Revolutions begin in straight lines, but inevitably end in circles. They take many forms: armies marching across Europe, tennis kings wielding newly designed racquets, wives storming angrily out the door, guitar players smashing their instruments, composers presiding over silence.
The tennis pro, the wife, and the guitar player are all angered with convention: they seek new light‹and find it, too‹but notice that everything looks and feels like something they had just left behind. Iconoclasts ultimately pray before old icons.
So it is in opera. First composed to honor kings and gods, opera turned to mock those kings, and then crowned them again, only to move opera from palaces to peasant cottages. And in the 20th century? Peter Grimes and King Priam are contemporaries; Moses und Aron declares the death of tonality while Susannah celebrates its resurrection.
Opera regularly joined the revolution, whether historical, social, or personal. (Opera has even instigated revolution, but who remembers what Auber's La Muette de Portici is all about?) With The Marriage of Figaro, Mozart and librettist Lorenzo da Ponte foretold the end of royal hegemony before revolution emphatically made that point in France. Rossini in the aftermath of that revolution added his buoyant paean to the rise of the bourgeoisie in La Cenerentola and The Barber of Seville, the latter of which Australian director Lindy Hume presents at Houston Grand Opera from April 23 through May 15.
Opera in Rossini's day had many duties. It entertained, it glorified singers and composers, it inspired, and it taught moral lessons. Opera always held a mirror to its audience. What can a comedy dashed off in 1816 tell an audience that is inured to nuclear devastation, imminent environmental disaster, social cataclysms, and the highest rate of depression ever recorded? In this case, it can remind listeners that the iconoclasts of the 1960s look curiously like those of the 1920s, the Civil War era, and the American Revolution. It can evoke similarities between revolutionaries of different times and it can inspire nostalgia for the good old days when conventions and old values fell.
Setting The Barber of Seville in the rock 'n' roll era, as Hume has done, lets the director explore the basis for a revolution just within memory. World War II was the fading product of old political ideas. The fighters returned, fixed on the old beliefs of family, home ownership, financial security. That airless world was ripe for detonation.
Pop culture, fashion, film, and painting keep going back to the 1950s and '60s, relishing the anger, but missing its basis. Rock music swept away swing and sentimentality because those were old values. Classical composers burned their harmony books and wrote serial music designed less to communicate than to defy the march of history. The young became the dominant social group, opening a valve for a flood of sociological studies. The Pill crumbled walls that had inhibited sexuality. Drugs accelerated artistic productivity and shortened chaotic lives. Fashion shouted that anything goes, especially nudity. Rock invalidated any music older than last night's and allowed any level of talent‹and of decibels‹to be the basis of stardom.
Never trust anyone over 30? Rossini was safe, for at 24, he wrote an opera about throwing out the old and letting in the new. Dr. Bartolo stands for male hegemony; he is also the defender of artistic tradition, even singing examples in Rossini's sly parody of music that he had heard as a boy in Pesaro. Almaviva is more complex. He uses the perquisites of aristocracy while masquerading as a commoner. He stands with a foot in the past and one, hesitantly, in the future.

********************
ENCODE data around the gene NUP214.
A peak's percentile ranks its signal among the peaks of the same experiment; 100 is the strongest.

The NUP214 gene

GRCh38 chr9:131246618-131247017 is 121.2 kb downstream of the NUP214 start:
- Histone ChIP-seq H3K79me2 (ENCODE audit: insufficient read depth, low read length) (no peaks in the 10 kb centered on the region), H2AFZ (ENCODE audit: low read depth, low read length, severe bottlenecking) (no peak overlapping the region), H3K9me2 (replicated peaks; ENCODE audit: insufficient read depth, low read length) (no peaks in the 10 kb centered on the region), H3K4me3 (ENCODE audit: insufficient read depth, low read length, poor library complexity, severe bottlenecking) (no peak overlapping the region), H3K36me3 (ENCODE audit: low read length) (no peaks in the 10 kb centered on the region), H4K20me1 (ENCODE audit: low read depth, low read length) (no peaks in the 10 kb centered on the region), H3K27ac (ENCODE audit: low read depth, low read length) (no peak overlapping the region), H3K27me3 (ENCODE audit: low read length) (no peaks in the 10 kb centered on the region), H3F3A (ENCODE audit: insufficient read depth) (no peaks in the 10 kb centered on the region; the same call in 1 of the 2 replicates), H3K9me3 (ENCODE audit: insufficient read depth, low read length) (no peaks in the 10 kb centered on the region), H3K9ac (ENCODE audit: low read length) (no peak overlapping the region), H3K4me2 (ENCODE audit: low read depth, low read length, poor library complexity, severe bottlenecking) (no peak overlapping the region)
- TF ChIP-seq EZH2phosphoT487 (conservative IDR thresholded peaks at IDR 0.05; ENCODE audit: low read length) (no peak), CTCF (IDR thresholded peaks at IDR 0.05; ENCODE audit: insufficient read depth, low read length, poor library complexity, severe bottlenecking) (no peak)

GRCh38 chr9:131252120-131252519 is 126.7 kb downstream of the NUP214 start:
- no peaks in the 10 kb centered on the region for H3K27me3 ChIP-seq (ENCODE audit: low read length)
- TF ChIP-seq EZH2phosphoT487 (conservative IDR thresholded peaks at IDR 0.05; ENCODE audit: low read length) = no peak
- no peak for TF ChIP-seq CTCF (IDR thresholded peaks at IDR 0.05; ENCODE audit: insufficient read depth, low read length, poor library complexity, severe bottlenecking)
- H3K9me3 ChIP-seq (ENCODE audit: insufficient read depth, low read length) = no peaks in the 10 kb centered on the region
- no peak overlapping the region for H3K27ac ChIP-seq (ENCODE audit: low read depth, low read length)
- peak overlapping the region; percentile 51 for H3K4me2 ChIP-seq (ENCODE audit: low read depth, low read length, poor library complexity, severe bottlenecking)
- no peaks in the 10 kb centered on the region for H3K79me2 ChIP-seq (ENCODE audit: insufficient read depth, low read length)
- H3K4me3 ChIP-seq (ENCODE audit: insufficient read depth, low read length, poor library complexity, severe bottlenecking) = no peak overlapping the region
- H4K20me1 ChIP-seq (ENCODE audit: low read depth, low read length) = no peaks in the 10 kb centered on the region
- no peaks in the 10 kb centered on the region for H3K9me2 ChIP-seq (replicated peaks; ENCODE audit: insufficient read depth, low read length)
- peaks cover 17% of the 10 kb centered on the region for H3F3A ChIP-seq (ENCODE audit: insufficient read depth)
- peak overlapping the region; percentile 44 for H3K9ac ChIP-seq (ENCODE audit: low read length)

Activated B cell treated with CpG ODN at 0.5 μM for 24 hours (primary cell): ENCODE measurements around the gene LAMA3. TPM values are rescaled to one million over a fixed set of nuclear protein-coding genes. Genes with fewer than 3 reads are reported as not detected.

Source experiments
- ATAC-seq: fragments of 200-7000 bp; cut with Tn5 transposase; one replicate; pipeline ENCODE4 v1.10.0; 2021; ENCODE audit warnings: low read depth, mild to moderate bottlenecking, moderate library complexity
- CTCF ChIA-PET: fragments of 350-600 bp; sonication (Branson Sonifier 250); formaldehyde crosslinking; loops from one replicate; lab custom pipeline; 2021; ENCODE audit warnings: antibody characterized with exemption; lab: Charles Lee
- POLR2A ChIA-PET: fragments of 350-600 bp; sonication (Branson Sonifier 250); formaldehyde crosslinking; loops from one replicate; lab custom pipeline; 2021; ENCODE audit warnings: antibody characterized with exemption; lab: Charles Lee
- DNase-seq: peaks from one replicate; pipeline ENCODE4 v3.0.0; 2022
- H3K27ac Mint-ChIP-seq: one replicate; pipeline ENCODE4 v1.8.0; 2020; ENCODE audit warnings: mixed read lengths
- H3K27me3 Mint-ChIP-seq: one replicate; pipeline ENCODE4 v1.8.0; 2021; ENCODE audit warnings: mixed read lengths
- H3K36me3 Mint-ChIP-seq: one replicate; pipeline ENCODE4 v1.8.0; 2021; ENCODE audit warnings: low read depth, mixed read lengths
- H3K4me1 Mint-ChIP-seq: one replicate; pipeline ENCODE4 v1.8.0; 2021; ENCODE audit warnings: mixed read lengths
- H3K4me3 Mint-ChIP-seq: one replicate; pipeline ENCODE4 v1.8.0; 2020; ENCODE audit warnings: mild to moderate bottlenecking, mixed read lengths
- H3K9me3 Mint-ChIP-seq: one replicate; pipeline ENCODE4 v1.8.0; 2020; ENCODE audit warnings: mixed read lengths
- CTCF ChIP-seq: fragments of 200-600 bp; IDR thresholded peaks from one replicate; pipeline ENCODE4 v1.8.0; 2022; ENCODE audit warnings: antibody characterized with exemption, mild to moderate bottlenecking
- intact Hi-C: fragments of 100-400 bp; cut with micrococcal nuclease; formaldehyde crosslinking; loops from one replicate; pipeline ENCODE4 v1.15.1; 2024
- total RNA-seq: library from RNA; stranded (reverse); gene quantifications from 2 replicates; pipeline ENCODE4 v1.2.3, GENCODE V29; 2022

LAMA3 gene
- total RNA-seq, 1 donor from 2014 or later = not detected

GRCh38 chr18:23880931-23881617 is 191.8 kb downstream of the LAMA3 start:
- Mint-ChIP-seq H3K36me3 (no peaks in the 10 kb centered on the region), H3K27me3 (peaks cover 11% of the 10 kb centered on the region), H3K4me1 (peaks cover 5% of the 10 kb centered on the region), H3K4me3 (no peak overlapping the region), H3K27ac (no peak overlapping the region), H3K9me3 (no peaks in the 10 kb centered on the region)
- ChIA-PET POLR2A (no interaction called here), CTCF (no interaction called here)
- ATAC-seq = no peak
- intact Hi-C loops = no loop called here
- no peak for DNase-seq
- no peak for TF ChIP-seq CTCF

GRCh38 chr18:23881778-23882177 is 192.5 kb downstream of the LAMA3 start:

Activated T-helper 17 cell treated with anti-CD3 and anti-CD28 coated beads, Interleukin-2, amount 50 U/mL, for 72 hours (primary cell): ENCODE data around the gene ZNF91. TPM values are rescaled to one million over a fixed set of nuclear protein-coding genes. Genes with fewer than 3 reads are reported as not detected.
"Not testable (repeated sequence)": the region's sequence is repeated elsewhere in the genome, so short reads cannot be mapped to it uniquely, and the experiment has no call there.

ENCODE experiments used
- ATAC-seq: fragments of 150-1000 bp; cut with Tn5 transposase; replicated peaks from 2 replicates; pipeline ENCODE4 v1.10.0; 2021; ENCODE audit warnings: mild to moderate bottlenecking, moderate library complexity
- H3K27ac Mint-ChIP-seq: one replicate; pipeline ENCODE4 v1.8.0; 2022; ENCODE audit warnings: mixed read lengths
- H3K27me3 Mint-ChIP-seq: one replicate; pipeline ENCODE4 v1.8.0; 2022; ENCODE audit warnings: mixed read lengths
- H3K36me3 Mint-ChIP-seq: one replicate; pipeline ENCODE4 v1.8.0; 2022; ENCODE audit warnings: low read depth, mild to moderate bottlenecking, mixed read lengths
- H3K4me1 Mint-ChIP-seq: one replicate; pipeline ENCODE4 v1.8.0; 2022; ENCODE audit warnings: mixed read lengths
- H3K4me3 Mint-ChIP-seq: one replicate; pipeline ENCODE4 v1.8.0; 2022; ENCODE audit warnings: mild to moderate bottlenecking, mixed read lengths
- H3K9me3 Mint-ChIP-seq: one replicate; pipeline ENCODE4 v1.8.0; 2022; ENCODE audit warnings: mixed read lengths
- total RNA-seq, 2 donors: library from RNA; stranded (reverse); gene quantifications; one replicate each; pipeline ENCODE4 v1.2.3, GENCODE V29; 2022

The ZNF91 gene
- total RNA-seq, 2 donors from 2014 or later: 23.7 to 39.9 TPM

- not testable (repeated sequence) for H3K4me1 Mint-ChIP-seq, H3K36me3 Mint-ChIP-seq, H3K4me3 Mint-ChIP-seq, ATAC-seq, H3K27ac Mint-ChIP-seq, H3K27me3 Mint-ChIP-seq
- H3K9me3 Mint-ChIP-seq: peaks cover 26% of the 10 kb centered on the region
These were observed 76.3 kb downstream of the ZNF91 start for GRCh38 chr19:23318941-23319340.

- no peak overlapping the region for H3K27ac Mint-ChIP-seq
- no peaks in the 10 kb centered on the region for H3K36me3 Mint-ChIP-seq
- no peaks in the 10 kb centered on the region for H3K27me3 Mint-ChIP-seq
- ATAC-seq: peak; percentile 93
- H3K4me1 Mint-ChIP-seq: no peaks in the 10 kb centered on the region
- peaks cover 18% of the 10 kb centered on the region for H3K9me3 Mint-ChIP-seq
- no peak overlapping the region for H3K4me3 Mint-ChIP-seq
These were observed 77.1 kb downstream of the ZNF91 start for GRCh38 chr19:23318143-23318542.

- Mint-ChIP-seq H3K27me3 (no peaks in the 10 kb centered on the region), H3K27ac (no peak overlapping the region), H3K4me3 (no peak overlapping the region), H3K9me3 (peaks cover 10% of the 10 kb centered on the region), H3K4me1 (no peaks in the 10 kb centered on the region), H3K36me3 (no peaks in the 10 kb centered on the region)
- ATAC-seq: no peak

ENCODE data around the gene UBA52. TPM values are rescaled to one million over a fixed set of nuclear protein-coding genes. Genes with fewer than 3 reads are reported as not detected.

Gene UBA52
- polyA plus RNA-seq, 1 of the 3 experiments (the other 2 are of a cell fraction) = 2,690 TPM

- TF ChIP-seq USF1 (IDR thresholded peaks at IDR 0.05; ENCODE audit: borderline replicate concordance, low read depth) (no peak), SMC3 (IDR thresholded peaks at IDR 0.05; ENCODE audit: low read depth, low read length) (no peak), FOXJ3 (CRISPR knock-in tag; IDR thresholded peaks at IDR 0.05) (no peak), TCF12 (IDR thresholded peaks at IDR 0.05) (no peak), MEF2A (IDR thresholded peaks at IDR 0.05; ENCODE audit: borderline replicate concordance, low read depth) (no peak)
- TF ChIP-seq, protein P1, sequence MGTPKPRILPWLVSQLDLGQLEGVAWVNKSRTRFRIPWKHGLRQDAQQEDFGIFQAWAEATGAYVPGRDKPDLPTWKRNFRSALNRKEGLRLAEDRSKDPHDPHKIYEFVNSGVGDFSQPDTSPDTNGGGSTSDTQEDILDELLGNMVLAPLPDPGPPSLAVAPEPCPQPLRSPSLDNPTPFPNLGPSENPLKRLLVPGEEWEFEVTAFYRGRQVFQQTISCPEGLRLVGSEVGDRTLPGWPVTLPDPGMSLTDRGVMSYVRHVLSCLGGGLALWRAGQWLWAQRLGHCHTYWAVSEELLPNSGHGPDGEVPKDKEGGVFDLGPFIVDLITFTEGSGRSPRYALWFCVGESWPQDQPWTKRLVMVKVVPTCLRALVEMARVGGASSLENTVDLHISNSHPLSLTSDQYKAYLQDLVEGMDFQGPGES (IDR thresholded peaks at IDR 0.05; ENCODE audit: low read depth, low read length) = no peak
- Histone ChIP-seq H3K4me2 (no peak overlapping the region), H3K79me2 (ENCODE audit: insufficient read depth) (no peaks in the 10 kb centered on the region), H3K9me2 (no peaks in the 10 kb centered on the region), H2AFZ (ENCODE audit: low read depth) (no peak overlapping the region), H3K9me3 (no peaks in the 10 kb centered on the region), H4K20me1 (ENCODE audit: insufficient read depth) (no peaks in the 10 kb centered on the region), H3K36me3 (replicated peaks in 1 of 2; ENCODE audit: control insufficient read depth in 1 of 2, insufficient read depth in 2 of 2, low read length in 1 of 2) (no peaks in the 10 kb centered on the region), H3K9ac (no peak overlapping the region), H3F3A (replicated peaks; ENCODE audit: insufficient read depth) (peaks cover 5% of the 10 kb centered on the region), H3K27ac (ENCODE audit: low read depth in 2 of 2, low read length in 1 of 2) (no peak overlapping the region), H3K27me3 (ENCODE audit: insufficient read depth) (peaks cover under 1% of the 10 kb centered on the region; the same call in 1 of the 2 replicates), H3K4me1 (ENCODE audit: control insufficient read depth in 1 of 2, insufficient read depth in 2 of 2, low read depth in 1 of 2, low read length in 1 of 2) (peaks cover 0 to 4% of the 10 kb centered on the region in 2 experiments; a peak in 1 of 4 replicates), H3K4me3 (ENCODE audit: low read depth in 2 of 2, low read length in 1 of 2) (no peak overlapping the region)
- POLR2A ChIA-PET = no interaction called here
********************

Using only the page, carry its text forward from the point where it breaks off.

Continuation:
Both he and Figaro recognize that money pulls the tide now, more than title. Almaviva wants Rosina to love him as a poor student to avoid winning her with title and wealth. Curiously, Figaro, the glorification of the Common Man, gives up independence and his entrepreneurial wiliness to become Almaviva's servant. A free spirit, he chooses to join the revolution from within the palace walls in The Marriage of Figaro.
No specific icons of 1950s and '60s turmoil appear in this production. Elvis won't step in for Basilio, and the Beatles won't be hiding in the bushes to serenade Rosina in the first scene. Everywhere, however, will be the symbols of the triumph of youth culture and the demise of a world grown old.
In this new clothing, Rossini's music will also ask for redefinition. His harmonic choices marked him as a not very daring innovator in his time. His adaptation of the old traditions did, however, point to the future. Those full orchestra crescendos, first developed by the Mannheim orchestra nearly a century before, became the composer's trademark way of laughing at conventions and of rousing his audience to near-hysteria. The forces inviting him to compose with such novelty had counterparts in the bubbling currents of the early rock era. Rock bands learned that repetition and insistent volume had the same effect. Rossini's parody of canzonetta and scholarly musical devices had their echo in the Beatles' music hall recollections and other rock groups' versions of country music.
Revolution was a living, dangerous force in Rossini's day. The Bastille and Napoleon, more than being mere symbols, were propelling change everywhere in Europe and in young America. Rossini was playing to his audience's realization that what was unfolding as comedy in his opera was happening as drama in the homes and palaces of Europe. The straight line of the French Revolution has come back full circle in the iconoclasm and gleeful social and musical destruction of the 1950s and '60s.
H. Daniel Webster writes frequently about the arts.